Over on Jon Frimann’s Iceland Volcano and Earthquake Blog, there has been a lot of talk about the activity under Vatnajökull (see map below), the largest glacier on Iceland and specifically near Grímsfjall/Grímsvötn. I thought I’d take a closer look at the great glacier of the island nation and specifically, the volcanic activity that occurs around and under the icecap (and then take my speculative stab at what might be going on near Grímsvötn).
Map of the Vatnajökull glacier, Iceland.
First things first: Vatnajökull is big (see below). Real big, at least as modern glaciers go. It covers 8100 km2 of the landmass of Iceland with a maximum thickness around 1000 m (1 km) thick, but the average thickness is closer to 400-500 m, leading to a rough estimate of the total volume of ~3300 km3 glacial ice. The glacier is still actively accumulating snow that will become glacial ice (after ~100 years) – almost 60% of the ice cap is still above what is known as the “equilibrium line altitude,” which is ~1100-1300 m for Vatnajökull. This ELA marks the boundary between the zone where snow/ice is melted away each warm season (below the ELA) and where snow/ice doesn’t melt, so it can accumulate year after year (above the ELA). The whole icecap actually pulsates throughout the year as the weather changes ~ remember, most glaciers actually have a large liquid water drainage system underneath them ~ so the elevation of the ice surface can change from 1400 to 1800 m. There are also a number of subglacial lakes under the icecap, likely produced by the high heat flow in that part of Iceland.
NASA Earth Observatory image of the Vatnajökull glacier, taking during the 2004 eruption of Grímsvötn.
Now, any glacier this large on an island as volcanically active as Iceland is bound to have a lot of subglacial volcanoes, so it should be no surprise that Vatnajökull has at least 7 identifying volcanoes under the glacier. The three most famous of the subglacial volcanoes under Vatnajökull are the aforementioned Grímsvötn, Öraefajökull and Bardarbunga. Öraefajökull, on the southern edge of the glacier, is the least active of the three, with its last known eruption in 1728 – however, that event was a VEI 4 – and the previous known eruption to that, a VEI 5(!), was in 1362. Both of these events were explosive eruptions. Bardarbunga is a part of a long fissure system that runs along the west side of Vatnajökull – in fact, it extends 100 km to the S and 50 km to the N of the glacier – and lies close to where the Mid-Atlantic Ridge comes on land in Iceland. Like many Icelandic volcanoes, it has a central caldera that then has fissures that radiate from it (the Veidvötn and Trollagigar fissures). Bardarbunga last erupted in 1910 but a number of unsubstantiated, small subglacial eruptions may have occurred within the Loki caldera over the last century. Most confirmed eruptions have been explosive eruptions that lead to lava flows and rank around a VEI 2, although the 1477 eruption from the Veidvötn fissure was a VEI 6 that produced over at least 2.5 km3 of basaltic lava.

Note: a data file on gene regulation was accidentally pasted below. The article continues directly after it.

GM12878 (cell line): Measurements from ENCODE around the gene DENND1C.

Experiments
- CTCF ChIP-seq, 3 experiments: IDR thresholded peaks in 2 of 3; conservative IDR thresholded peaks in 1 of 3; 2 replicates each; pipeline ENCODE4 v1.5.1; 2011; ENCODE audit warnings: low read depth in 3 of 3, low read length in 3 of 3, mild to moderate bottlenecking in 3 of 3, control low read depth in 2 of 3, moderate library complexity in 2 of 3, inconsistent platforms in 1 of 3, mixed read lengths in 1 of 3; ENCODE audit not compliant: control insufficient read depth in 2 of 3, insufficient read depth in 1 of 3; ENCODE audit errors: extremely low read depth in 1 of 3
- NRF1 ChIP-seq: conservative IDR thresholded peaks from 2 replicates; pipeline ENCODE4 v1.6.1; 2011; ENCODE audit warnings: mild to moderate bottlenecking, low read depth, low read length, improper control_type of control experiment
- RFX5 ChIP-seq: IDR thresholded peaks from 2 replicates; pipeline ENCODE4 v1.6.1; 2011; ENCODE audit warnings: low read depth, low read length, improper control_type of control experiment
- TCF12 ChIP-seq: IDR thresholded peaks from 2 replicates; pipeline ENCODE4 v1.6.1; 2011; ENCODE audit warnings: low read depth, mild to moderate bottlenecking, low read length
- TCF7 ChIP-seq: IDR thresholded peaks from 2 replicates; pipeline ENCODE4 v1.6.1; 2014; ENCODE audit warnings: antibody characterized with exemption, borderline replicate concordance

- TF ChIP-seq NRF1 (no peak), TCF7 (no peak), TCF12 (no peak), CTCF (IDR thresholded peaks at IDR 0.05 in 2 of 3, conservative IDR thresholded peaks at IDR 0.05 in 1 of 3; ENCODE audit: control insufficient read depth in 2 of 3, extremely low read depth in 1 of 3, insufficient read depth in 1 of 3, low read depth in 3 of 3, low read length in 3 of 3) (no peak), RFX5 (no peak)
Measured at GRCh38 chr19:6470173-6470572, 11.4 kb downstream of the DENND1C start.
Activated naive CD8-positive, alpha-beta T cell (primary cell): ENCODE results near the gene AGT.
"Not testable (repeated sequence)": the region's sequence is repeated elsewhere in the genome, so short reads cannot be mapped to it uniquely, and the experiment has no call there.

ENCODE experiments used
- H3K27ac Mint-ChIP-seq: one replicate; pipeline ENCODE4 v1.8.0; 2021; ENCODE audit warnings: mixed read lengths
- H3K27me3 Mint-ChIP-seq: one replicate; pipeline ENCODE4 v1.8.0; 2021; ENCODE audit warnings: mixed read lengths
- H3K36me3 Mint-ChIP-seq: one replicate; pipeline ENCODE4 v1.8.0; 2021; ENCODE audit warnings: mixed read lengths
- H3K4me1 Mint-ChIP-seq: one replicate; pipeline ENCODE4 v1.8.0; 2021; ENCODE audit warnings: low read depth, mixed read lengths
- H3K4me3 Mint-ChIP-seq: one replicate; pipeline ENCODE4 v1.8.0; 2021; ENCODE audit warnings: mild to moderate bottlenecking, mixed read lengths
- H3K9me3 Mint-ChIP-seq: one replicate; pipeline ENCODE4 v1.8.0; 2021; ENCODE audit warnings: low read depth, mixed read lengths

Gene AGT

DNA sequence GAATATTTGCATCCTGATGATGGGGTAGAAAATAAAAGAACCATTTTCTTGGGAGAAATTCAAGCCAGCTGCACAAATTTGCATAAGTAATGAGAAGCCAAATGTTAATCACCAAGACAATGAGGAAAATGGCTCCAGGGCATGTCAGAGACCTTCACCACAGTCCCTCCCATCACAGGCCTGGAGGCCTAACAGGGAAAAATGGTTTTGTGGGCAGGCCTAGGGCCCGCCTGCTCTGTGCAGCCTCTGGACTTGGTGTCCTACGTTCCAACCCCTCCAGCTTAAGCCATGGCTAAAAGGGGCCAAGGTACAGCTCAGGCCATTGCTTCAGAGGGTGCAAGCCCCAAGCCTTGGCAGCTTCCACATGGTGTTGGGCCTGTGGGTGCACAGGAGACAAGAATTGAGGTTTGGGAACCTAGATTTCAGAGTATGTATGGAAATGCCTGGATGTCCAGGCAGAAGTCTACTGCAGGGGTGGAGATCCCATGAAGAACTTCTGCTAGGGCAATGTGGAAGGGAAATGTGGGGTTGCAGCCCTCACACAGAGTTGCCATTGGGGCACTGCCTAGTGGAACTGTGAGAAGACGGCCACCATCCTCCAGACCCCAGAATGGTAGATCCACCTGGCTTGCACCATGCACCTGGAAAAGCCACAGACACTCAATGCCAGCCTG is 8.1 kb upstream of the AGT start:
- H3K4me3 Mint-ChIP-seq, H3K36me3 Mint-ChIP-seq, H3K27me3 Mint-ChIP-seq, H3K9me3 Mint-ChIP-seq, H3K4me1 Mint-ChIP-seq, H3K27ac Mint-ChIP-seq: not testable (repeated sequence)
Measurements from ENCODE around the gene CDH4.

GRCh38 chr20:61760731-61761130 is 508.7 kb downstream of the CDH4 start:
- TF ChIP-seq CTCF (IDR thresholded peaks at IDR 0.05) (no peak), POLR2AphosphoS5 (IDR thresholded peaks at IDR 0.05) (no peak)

Grímsvötn erupting in 2004 through the Vatnajökull glacier.